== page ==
I learned from our US expat friend in Ecuador, Lisa Brunetti, who writes under “Playamart – Zeebra Designs and Destinations,” that our blogging friend Hugh Curtler had passed away. Our mutual friend Jill Dennison has a wonderful tribute post, including pictures and links to some of his later posts. Lisa has added a terrific tribute as well, including a You Tube link. A link to both tributes are below.
Here is how Hugh defined himself in his “About” page:
“Hugh Mercer Curtler is a retired academic who taught philosophy and Humanities (Great Books) for 41 years in three different colleges and universities, his final 37 years being spent at Southwest Minnesota State University in Marshall, Minnesota. In addition to teaching full time, he founded and directed Southwest’s honors program and, for fifteen years, coached their championship women’s tennis team. To this point he has published thirteen books and numerous articles and reviews in professional journals. His successful coaching career led to induction in university and conference Halls of Fame plus the USTA Northern Hall of Fame; in 2006 he became Emeritus Professor of Philosophy at Southwest.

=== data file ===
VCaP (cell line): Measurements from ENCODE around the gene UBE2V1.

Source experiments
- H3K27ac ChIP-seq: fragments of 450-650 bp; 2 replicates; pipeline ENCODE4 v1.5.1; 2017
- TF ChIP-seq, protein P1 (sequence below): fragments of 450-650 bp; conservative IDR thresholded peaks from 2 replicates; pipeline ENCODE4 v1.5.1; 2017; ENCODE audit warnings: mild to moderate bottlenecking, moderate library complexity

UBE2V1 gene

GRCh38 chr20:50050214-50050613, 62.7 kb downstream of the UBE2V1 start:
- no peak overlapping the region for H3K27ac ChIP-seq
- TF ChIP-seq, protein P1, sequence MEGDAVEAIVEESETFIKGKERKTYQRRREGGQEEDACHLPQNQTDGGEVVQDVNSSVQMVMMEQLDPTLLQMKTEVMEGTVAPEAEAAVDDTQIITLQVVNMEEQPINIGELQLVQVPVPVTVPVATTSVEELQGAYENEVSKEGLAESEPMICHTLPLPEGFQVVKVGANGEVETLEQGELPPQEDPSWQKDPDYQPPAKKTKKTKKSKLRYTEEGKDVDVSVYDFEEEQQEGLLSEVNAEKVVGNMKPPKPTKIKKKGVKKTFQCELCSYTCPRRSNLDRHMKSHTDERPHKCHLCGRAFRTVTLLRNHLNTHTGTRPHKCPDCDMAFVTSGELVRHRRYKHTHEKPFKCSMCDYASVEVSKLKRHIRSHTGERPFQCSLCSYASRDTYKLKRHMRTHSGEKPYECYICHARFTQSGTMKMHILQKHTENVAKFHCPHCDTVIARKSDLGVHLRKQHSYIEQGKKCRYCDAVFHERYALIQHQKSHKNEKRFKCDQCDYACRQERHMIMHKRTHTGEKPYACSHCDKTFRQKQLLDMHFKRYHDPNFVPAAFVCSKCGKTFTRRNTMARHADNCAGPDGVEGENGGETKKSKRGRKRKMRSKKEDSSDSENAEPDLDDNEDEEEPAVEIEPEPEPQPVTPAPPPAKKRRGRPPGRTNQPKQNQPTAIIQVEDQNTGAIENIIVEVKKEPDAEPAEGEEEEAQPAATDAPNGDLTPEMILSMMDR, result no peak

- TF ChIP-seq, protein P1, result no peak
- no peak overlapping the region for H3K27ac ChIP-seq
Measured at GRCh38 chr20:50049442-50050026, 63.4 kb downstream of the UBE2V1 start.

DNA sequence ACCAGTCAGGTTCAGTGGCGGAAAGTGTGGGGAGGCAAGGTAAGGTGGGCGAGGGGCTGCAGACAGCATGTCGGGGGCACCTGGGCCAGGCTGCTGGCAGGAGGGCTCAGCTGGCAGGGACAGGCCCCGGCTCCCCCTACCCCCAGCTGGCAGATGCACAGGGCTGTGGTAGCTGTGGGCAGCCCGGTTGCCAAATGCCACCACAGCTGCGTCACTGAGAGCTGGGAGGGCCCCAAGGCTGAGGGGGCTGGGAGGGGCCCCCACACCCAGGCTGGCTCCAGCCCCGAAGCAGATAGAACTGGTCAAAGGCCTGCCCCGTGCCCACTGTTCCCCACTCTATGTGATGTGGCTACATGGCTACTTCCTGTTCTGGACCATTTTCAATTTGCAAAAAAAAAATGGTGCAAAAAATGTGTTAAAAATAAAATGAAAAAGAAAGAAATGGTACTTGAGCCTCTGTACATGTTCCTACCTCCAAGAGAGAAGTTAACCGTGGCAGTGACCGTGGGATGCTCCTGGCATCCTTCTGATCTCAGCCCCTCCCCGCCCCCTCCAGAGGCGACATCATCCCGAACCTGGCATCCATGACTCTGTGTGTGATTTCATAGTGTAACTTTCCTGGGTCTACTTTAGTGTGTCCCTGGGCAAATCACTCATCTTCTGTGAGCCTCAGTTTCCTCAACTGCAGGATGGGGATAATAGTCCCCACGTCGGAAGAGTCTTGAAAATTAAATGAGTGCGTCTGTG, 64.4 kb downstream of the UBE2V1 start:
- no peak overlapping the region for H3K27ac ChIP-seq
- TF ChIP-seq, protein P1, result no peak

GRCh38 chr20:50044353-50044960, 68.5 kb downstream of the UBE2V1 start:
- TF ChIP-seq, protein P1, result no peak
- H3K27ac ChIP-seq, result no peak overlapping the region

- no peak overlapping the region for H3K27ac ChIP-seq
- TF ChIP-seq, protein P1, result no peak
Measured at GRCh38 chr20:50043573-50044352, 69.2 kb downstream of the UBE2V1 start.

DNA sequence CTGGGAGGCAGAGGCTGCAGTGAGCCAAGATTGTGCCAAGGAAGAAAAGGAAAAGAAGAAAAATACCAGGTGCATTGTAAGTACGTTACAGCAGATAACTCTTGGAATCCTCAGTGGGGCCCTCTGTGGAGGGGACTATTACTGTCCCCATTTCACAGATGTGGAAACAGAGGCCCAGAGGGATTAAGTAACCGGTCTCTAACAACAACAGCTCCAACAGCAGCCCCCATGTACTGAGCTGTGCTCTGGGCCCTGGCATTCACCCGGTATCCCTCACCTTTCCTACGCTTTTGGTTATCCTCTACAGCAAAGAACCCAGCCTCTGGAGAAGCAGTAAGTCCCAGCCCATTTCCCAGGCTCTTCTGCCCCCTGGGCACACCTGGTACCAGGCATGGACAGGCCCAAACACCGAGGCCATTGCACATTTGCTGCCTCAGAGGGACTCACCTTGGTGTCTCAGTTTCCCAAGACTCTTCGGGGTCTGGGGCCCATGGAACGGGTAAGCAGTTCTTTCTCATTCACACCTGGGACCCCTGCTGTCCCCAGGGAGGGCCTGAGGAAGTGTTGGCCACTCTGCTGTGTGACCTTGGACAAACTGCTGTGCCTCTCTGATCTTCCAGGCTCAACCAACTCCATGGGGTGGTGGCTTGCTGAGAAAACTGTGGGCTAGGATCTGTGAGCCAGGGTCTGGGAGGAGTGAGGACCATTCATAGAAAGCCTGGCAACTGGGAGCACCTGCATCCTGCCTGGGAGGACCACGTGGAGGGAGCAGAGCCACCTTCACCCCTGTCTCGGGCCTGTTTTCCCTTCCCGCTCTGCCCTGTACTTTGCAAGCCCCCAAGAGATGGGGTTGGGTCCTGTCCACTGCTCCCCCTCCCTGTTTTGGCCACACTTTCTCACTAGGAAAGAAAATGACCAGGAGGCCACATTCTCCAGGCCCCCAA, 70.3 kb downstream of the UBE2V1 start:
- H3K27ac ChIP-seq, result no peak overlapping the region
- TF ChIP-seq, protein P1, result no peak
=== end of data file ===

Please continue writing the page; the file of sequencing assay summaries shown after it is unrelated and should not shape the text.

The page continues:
Born in Charlottesville, Virginia, Hugh spent his early years on the East Coast before moving to the Midwest where he supplemented his academic work with avid reading and careful observation of the world around him. Hopefully, his blogs will reflect his wide range of interests.”
If I defined Hugh in a few words it would be “teacher, coach, friend.” Here is a note I posted on Jill’s tribute post to add to her words.
“Jill, this is a wonderful tribute to our friend. As you may recall, it was Hugh that sent me your way, saying I think you will like what this person writes about. He was ever the philosopher (but not pretentious), professor and coach. We bloggers did not fully appreciate the tennis coaching side of his persona. Without preaching it, I learned a lot about philosophy and great literature from Hugh.
He also was a staunch supporter of the environment, even inviting me to co-write an article for a magazine on perceptions of lay people on the environment and renewable energy. My first reaction to his invitation was ‘Hugh I don’t think I am qualified to write this,’ but he insisted for its purpose, I was. I would not have done it without his push and co-authorship.
Finally, his comments on other blogs will be missed. I always looked forward to what the professor might add, taking some pleasure if he agreed with my post or supported my comment. I wish your other readers who do not know Hugh’s work will check these suggested posts out. Thanks, my friend, Keith”
Please check out these wonderful tributes to Hugh. He will be missed, but maybe we can help his words to live on.